Changing Pieces

No. 1 - Year 11 - 12/2020

University of Zadar | ISSN 1847-7755 | SIC.JOURNAL.CONTACT@GMAIL.COM

Editorial

This issue, the third issue of [sic] in 2020, as twenty-some before, offers original scholarly work dwelling within the interdisciplinary and multidisciplinary realm of literary and cultural theories and literary translation. It inspires to look upon diverse set of fragments, of bits, of pieces, that surround our everyday life and the various issues surrounding the aforementioned fields. Sense of (not)belonging, issues of trauma, memory, censorship, imprisonment, and womens rights are at the forefront of our contributors’ work tackling diverse pieces of world literature or media outlets....

Literature and Culture
Gordana Čupković, University of Zadar, Croatia:

This paper analyzes the covers of the weekly newspaper Novosti, on which the current refugee and migrant crisis is depicted with illustrations where various verbal and visual signs recontextualize the motif of barbed and razor wire. The symbolic, satiric, and metaphoric potential of barbed wire is discussed, and its functions in the narrative on migrants are defined. The examples are categorized according to the distinct semantic characteristics of acting on the body and enclosing space, and the presented research model confirms that the pronounced artistic and critical functionality of the motif of barbed wire lies precisely in the potential of establishing an antithesis that is simultaneously also an element of the satirical dialectic and the source of metaphoric interpretations. Keywords: barbed wire, satire, symbol, conceptual metaphor, semanticsWriting a summary for the history of barbed wire, from the prairies and war trenches to concentration camps, Razac (2009) stops at the con...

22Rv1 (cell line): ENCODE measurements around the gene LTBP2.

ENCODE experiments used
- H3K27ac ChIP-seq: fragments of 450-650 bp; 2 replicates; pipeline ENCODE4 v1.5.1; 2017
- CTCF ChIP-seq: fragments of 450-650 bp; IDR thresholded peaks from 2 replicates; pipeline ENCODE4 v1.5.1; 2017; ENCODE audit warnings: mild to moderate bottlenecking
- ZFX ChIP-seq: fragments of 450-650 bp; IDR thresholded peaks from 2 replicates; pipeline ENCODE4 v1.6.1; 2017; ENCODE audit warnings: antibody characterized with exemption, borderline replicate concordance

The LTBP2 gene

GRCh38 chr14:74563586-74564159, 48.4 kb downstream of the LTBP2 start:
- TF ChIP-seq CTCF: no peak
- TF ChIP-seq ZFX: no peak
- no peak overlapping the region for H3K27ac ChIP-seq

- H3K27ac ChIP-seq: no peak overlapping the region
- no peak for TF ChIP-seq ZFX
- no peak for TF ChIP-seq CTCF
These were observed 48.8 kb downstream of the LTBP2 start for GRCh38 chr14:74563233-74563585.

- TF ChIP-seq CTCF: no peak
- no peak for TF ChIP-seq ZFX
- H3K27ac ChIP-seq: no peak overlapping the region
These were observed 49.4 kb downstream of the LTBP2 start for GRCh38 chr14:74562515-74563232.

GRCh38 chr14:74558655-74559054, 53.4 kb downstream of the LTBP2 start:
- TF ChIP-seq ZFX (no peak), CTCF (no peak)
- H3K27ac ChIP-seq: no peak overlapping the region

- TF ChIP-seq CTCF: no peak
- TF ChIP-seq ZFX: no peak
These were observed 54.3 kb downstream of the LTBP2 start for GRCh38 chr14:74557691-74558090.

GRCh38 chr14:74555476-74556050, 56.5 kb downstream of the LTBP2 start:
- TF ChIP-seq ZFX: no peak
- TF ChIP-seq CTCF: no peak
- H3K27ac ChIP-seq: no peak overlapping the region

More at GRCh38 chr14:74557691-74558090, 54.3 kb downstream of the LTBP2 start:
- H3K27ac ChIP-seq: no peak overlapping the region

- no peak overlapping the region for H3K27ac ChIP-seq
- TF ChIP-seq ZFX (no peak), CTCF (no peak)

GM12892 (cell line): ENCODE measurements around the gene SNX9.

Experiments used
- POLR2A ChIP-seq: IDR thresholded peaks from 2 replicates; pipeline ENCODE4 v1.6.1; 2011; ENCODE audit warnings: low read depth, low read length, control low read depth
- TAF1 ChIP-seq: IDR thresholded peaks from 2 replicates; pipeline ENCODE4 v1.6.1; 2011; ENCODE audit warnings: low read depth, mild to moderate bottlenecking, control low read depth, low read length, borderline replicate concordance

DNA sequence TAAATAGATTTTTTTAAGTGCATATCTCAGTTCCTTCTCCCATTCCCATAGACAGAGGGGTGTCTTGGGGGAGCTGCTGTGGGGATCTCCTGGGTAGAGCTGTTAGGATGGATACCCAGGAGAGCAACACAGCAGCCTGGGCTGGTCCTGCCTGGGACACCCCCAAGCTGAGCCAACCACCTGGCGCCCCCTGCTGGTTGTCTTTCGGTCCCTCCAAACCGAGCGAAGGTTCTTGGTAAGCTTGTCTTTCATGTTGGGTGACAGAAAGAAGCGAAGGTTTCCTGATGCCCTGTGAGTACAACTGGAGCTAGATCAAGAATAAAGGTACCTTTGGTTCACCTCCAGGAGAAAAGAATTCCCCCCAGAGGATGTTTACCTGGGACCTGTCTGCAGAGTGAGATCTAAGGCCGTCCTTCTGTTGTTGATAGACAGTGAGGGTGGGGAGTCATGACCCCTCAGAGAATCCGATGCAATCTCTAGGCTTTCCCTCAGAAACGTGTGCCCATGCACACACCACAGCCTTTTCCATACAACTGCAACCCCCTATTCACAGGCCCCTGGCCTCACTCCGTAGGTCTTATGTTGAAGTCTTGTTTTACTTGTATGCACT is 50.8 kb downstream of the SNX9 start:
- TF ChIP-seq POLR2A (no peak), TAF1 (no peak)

DOI: 10.15291/sic/1.11.lc.1
Literature and Culture
Maja Pandžić, University of Zadar, Croatia:

Three decades after American author Edgar Allan Poe laid down the foundations for the detective genre in the 1840s with his “tales of ratiocination,” native detective stories began to appear on Russian literary scene. Among them were those written by Aleksandr Andreevich Shkljarevskij today known as “the father of Russian detective fiction.” This article provides a short overview of Poe’s literary influence as well as of the conditions that brought about the onset of Russian detective fiction. It offers an extensive comparative analysis of short stories by the mentioned “fathers” and identifies many similarities in their poetics. Finally, by looking into the characteristics of American Romanticism and Russian Realism that constitute the sociocultural backgrounds of the authors, it proposes answers to questions stemming from the difference in the aspect of analysis they emphasize. Keywords: 19th century Russian detective fiction, Edgar Allan Poe, Aleksandr Andreevich Shkljarevskij, soci...

DOI: 10.15291/sic/1.11.lc.5
Literature and Culture
Lucy Jeffery, Mid Sweden University, Sweden: